No need for sledging, abusive language: HadleeChristchurch: Former New Zealand all-rounder Richard Hadlee criticised the highly abusive nature of some modern-day cricketers and stated that the game should not be played with a "combative approach"."The game should be played hard and
Christchurch: Former New Zealand all-rounder Richard Hadlee criticised the highly abusive nature of some modern-day cricketers and stated that the game should not be played with a "combative approach".
"The game should be played hard and with intensity, but not with this combative approach," he told Fairfax Media Tuesday as quoted by the Sydney Morning Herald.
"There is no need for sledging and abuse of players and officials," he added.
Hadlee, however, said that he was pleasantly surprised at how the cricketing world came together to collectively mourn the death of Australian batsman Phillip Hughes after he was struck on the head by a bouncer.
"It exemplified the spirit of cricket to me," he said.
Hadlee called Hughes' death a "tragic accident" where there was "no fault or blame".
The bouncer was an integral part of the game and must remain so, he stated.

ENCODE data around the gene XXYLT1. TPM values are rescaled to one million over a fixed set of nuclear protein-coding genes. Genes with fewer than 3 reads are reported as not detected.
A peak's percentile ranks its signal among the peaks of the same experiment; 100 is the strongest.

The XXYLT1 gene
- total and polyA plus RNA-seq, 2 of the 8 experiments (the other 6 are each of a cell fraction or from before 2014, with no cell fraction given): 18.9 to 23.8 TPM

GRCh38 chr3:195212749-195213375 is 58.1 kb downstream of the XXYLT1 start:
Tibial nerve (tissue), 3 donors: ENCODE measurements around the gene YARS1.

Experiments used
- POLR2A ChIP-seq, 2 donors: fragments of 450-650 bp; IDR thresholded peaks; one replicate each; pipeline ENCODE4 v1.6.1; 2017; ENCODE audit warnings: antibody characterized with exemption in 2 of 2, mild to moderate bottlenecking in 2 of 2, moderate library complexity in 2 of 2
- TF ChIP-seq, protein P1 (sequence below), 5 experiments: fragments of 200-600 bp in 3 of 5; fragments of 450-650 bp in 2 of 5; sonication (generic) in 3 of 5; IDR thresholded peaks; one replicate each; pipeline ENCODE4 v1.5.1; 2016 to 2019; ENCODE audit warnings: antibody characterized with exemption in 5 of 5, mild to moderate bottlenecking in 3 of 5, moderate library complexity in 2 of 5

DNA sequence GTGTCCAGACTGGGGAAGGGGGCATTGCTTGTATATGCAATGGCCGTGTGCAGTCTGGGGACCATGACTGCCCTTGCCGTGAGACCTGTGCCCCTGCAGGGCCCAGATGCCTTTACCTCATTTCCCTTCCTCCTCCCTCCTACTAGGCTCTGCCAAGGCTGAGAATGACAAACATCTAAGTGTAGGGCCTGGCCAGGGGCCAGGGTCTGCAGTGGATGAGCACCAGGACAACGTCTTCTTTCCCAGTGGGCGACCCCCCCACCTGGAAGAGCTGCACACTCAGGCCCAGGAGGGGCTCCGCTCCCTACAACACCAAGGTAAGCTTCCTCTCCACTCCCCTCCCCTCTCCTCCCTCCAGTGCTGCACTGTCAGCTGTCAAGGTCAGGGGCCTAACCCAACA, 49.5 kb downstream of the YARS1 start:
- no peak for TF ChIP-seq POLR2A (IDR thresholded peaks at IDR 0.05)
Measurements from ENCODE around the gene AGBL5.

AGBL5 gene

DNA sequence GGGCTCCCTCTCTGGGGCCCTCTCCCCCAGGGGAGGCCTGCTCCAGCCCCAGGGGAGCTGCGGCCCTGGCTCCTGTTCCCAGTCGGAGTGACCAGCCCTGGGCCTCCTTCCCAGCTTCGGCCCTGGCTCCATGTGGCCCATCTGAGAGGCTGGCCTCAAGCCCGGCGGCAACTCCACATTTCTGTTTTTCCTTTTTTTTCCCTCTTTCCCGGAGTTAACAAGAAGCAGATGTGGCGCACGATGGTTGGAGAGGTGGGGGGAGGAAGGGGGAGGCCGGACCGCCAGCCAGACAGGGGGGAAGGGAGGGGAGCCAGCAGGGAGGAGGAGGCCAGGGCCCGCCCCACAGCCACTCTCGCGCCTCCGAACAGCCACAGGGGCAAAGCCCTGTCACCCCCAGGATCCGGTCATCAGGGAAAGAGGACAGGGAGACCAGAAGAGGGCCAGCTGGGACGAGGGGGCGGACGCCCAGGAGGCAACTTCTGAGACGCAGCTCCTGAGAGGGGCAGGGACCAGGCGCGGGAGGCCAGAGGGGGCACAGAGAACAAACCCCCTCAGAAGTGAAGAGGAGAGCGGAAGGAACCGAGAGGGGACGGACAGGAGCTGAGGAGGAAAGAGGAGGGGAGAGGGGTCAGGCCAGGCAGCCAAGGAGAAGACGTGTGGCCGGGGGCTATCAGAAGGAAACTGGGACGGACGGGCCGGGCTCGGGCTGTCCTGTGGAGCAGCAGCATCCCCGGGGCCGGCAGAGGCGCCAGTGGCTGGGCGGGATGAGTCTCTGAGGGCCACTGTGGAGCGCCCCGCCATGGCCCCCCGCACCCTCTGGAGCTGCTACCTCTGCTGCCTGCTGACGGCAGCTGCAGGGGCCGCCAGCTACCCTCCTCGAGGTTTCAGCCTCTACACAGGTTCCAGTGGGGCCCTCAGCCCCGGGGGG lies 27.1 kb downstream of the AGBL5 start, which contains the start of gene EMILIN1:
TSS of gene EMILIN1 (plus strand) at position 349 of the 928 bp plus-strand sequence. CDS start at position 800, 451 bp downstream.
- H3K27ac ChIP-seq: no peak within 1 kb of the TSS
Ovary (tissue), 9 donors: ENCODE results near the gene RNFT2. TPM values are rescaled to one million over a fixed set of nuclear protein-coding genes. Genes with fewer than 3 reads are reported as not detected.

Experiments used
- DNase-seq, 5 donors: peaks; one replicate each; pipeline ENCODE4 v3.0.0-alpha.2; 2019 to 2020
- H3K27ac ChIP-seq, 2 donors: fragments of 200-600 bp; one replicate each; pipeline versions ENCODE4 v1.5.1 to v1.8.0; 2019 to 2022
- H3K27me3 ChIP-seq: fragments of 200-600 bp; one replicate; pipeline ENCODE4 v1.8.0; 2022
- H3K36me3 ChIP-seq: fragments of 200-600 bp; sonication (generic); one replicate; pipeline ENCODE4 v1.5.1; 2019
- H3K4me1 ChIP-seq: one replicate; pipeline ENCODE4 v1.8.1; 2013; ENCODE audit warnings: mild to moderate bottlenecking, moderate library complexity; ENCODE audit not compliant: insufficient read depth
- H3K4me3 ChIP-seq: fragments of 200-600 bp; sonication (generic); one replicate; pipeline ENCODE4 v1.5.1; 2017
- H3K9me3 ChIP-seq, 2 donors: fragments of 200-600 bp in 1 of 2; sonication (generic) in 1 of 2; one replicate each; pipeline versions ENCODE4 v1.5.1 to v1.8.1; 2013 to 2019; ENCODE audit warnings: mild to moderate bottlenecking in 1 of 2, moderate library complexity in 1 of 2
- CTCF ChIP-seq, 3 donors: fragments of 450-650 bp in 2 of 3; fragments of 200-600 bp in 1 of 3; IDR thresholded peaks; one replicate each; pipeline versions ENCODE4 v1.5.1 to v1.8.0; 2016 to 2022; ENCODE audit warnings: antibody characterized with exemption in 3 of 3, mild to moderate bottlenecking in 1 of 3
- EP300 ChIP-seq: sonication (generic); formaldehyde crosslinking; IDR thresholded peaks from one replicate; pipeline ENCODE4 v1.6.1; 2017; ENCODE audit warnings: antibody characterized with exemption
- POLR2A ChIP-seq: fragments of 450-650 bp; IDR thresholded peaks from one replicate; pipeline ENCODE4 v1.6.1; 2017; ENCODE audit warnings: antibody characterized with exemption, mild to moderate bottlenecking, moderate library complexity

On whether Test cricket could be played at night, Hadlee stated that he was not too sure about the concept, the colour of the ball was a problem, and that there were other factors too which could hamper Test cricket at night.
"It's been talked about for the near future and I have grave concerns about the concept. The ball colour is a problem. You can't use a red ball at night because it can't be seen and a red ball makes Test cricket. The coloured balls aren't proven yet. There will be a tough period of batting between day and night where the light will be transitional and the conditions vary a lot between the day and night," said Hadlee.
"And if there is dew and the ball gets damp, that could affect bowlers trying to swing or spin the ball. Then there's the question over whether or not someone's going to go along and watch after work for three hours or so when it might be cold. The decision-makers have a lot to consider," added Hadlee, who has taken 431 wickets from 86 Test matches.